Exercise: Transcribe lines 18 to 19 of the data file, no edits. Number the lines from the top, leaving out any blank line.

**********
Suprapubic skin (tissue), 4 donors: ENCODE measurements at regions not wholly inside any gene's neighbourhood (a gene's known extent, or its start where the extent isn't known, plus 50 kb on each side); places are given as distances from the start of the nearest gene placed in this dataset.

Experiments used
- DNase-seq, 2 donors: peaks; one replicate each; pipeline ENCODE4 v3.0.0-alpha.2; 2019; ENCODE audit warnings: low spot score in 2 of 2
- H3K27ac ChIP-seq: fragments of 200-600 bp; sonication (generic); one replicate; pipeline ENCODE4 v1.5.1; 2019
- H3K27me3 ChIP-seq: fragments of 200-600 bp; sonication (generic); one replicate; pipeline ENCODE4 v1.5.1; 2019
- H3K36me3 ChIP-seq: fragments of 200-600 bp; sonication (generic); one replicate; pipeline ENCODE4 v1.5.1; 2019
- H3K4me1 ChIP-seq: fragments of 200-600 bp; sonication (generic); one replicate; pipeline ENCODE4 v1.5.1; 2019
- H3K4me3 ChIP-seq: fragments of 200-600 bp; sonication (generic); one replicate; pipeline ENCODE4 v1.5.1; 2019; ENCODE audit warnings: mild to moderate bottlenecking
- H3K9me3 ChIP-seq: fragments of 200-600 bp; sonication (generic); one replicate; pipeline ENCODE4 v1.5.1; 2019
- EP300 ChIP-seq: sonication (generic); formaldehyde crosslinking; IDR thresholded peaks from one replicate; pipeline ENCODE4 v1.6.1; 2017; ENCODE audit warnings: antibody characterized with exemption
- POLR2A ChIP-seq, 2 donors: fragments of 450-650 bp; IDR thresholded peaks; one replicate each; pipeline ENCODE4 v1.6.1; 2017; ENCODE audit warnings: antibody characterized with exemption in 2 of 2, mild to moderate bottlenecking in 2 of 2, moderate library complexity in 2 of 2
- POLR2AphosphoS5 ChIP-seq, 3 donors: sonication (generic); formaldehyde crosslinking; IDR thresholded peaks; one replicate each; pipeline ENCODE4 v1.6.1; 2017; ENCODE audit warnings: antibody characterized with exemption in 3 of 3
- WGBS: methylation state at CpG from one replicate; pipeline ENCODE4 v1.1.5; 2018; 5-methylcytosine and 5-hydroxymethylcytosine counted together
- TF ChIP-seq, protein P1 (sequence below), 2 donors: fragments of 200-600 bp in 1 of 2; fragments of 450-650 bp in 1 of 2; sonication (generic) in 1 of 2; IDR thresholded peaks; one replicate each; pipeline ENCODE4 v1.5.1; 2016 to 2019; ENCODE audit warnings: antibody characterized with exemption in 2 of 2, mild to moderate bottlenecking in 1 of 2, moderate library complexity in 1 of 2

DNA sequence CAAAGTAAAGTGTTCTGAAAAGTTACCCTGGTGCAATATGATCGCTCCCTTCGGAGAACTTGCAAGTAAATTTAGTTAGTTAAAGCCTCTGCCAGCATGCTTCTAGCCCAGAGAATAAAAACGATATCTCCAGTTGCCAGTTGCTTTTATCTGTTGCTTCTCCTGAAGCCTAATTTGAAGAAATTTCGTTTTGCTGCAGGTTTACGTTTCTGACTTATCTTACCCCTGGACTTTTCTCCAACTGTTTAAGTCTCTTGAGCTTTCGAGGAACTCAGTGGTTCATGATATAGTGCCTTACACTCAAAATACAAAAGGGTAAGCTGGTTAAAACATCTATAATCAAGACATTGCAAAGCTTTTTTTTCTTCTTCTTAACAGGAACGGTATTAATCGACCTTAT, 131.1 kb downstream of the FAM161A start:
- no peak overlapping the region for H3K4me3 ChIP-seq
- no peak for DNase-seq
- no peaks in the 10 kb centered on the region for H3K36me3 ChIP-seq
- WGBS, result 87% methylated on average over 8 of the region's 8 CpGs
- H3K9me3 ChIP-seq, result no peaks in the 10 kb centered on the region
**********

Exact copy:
- no peaks in the 10 kb centered on the region for H3K36me3 ChIP-seq
- WGBS, result 87% methylated on average over 8 of the region's 8 CpGs